PATRICK’S DAY (Ireland/15A/102mins)

Directed by Terry McMahon. Starring Moe Dunford, Kerry Fox, Catherine Walker, Philip Jackson, Aaron Monaghan, Conor Mullen, Tommy O’Neill, Donna Dent, Conor Mullen, David Herlihy.

THE PLOT: We open on Saint Patrick’s Day, Dublin, and Maura Fitzgerald (Fox) is taking her son, Patrick (Dunford), out from his care home for the day so they can celebrate his birthday. It’s an annual tradition, and the now-27-year-old Patrick knows the happy drill – hotel, silly wigs, parade, cake, fairground. Only this year, Patrick gets lost, on the ferris wheel, and as mum runs to the nearest Garda station (finding little solace in Philip Jackson’s dry detective-cum-budding-stand-up), Patrick finds himself being taken under the wing of self-destructive air hostess Karen (Walker). One beautifully-lit cherry-pop later, and all hell breaks loose, the lovestruck Patrick quickly realising that his mother is determined to be the only woman in his life. So much so, she’s prepared to do just about anything to keep it that way…

THE VERDICT: Talk about a great leap forward. Having rubbed up many a critic the wrong way – and a handful the right way – with his no-budget 2011 debut Charlie Casanova, Irish writer/director Terry McMahon has come a long way, baby, with his second feature. Already a festival favourite around the world (picking up awards from Cork and Galway to Woodstock and Berlin), Patrick’s Day may take about 20 minutes to find its feet (Walker struggles with the faux-Marlowe lines; Jackson is mildly ridiculous as the drowning/laughing policeman), but once it does – when the rug is pulled from underneath us, ironically enough – it plays like a dream. A bad dream, at times, but a dream nonetheless, Moe Dunford stunning as the manchild bursting to become a childish, charming man, and Kerry Fox perfectly poised as the over-protective mother determined to block out the eternal sunshine of her son’s sudden, unexpected balls-dropping love affair.

Having worked as an orderly in a mental home, McMahon has clearly witnessed the thin line between motherly love and Oedipus hate at play here, whilst, amidst a crew that goes well beyond the call of duty (including composer Ray Harman and editor Emer Reynolds), cinematographer Michael Lavelle deserves a special mention here, tripping the light fantastically as Patrick’s tightrope between heaven and hell begins to blur.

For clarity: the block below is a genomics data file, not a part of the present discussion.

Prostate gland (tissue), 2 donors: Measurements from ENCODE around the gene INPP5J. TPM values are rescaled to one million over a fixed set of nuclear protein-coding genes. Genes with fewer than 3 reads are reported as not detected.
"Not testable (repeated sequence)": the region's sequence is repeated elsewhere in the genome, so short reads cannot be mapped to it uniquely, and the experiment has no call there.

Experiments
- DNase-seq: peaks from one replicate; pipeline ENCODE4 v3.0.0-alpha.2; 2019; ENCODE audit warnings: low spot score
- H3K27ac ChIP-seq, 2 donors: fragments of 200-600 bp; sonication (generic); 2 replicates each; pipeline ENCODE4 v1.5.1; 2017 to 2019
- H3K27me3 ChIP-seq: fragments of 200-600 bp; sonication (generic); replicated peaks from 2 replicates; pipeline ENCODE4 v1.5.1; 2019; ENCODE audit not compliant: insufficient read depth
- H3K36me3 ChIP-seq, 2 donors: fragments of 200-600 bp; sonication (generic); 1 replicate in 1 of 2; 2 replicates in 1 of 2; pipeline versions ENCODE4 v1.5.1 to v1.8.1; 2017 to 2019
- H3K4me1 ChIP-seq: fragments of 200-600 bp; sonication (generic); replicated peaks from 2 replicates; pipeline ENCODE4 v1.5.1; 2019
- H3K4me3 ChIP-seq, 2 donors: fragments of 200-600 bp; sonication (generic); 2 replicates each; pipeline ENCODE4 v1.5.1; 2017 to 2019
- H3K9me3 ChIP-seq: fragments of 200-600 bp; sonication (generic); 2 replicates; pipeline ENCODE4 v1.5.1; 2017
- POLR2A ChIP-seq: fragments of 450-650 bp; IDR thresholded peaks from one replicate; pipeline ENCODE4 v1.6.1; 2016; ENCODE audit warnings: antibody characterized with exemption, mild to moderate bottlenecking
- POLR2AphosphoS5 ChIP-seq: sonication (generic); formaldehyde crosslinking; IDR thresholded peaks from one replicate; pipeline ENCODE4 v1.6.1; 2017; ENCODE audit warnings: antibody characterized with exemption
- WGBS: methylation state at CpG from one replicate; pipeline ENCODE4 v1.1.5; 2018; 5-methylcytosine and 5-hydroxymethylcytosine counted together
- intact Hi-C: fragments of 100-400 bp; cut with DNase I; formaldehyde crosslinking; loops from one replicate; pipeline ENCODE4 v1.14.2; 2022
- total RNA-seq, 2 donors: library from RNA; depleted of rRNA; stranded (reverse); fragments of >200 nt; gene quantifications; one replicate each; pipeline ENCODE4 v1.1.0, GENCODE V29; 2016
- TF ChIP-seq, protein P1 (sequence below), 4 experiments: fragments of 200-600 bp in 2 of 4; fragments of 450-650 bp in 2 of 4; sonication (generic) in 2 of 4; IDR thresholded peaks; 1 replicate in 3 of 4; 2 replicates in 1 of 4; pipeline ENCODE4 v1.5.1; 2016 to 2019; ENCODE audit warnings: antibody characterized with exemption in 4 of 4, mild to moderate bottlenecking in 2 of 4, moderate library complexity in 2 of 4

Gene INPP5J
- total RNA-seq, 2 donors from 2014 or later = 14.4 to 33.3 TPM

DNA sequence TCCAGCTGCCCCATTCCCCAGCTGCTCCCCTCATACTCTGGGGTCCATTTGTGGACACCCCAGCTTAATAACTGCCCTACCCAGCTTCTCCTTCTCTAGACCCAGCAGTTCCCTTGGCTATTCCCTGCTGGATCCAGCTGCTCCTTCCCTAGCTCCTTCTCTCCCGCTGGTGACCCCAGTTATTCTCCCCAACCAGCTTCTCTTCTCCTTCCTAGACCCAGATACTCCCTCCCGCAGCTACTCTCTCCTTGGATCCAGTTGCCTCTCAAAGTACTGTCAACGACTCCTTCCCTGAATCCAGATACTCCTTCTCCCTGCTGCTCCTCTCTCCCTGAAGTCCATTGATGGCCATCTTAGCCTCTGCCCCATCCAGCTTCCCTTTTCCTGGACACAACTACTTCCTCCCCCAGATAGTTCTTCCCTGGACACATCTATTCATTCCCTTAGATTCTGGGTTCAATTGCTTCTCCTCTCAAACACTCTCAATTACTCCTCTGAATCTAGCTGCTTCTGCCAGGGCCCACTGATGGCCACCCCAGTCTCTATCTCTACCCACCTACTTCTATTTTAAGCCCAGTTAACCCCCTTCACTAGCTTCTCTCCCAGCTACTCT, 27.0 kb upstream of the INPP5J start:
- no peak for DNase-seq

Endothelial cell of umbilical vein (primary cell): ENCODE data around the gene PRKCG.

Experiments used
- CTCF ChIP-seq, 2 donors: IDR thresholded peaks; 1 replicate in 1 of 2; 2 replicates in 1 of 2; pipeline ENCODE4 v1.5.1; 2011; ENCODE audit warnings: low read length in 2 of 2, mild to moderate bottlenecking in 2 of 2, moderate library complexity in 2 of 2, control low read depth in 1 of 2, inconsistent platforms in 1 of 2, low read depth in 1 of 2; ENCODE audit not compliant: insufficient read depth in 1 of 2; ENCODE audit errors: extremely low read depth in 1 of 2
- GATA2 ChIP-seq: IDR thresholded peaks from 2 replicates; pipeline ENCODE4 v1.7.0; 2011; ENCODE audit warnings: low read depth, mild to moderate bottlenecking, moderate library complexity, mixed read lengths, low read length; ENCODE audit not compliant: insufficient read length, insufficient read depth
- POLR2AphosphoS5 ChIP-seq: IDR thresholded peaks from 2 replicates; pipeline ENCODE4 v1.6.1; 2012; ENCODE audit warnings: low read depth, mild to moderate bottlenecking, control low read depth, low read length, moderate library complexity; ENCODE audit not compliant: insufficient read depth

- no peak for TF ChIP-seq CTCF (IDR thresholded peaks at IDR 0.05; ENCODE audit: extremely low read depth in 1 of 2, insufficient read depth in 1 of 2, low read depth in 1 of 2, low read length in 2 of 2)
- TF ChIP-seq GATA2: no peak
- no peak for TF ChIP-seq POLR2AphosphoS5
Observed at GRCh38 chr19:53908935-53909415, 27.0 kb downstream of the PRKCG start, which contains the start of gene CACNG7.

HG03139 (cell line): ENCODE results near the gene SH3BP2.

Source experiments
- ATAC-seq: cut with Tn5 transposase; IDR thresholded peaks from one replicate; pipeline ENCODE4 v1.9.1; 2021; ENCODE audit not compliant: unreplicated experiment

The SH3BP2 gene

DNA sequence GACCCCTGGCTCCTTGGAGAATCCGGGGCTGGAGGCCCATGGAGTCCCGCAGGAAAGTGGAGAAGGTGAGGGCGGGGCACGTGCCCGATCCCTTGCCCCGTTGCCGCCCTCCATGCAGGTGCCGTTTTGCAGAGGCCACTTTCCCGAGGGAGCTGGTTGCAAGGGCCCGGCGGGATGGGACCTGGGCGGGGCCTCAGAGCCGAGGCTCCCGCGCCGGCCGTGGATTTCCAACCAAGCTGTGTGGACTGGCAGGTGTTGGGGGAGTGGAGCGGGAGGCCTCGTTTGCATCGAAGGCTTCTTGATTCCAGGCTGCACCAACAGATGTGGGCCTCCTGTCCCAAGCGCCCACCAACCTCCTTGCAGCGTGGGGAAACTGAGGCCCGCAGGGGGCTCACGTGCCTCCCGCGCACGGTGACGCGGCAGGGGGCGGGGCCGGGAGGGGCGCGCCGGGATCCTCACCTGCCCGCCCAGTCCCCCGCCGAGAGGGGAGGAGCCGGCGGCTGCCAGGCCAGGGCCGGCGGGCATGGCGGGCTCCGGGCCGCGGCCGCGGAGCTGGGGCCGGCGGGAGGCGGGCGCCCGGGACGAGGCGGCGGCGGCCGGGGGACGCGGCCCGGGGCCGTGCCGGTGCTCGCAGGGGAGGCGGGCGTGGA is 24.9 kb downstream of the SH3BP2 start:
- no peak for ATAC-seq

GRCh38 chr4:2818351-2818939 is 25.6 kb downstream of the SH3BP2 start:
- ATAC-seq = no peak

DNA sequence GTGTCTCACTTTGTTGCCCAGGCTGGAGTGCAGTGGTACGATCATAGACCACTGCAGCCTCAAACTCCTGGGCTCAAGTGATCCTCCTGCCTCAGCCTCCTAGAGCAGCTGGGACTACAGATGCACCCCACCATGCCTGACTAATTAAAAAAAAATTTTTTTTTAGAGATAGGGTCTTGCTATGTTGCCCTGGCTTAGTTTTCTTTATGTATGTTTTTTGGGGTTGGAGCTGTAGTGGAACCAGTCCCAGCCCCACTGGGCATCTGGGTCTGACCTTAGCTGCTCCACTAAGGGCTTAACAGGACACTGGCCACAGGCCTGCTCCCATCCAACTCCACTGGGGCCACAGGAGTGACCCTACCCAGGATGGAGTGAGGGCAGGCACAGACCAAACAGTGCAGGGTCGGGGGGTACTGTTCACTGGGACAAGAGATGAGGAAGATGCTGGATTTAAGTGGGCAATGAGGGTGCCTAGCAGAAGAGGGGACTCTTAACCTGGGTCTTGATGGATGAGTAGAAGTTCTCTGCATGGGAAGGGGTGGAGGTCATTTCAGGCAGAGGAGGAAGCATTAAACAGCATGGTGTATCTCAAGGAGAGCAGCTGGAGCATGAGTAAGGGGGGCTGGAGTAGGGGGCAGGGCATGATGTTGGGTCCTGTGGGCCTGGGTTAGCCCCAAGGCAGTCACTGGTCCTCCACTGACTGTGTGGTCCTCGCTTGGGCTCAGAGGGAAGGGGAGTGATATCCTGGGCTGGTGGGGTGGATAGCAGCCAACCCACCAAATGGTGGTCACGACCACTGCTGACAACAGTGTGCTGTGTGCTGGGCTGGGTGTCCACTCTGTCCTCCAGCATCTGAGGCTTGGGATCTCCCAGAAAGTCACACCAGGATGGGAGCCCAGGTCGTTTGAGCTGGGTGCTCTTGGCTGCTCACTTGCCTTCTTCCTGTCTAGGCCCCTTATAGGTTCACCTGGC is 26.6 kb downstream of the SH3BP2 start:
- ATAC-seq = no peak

Jaw-droppingly good. And you can quote me on that.


Patricks Day
Review by Paul Byrne
5.0Great Irish Movie
  • filmbuff2011

    Last year was a good year for Irish cinema, with Calvary and Run And Jump being particular stand-outs. The first Irish film out of the gate this year, Patrick’s Day, looks set to keep up the trend. Patrick (Moe Dunford) is a sensitive young man. He’s not particularly worldly though, as he suffers from schizophrenia. Women are unknown to him. His concerned mother Maura (Kerry Fox) will do anything to protect him from the world. Patrick doesn’t check in at his mental health home on St Patrick’s Day. It’s his Birthday after all, so he goes into the city and celebrates. There he meets slightly older airline stewardess Karen (Catherine Walker), who is suffering from problems of her own. She’s bitter and suicidal, all broken up inside. What starts out as a one night stand develops into something more. Patrick saves Karen from herself and she in turn gives something to him: companionship. But Maura won’t stand for this and threatens to break them up, for Patrick’s sake… Terry McMahon’s previous film, Charlie Casanova, was a nasty piece of work. It was difficult and indigestible, leaving a sour taste in the mouth. It’s with great relief to announce that his second film is a revelation. Here he’s actually found a story and a character that audiences can sympathise with and root for. These are not straightforward movie characters – they’re fully 3-dimensional and jump off the page in all their flawed complexity and emotion. A little more backstory on Karen would have helped, but it’s a minor fault. The committed cast fully invest in their characters, so that we follow Patrick’s journey from naïve young man to a more hopeful young man. Make no mistake – Patrick’s Day is not a barrel of laughs and can be challenging viewing at times. But if you take a simple leap of faith with these characters, you will be richly rewarded and maybe even moved to tears. It’s that good. Highly recommended. ****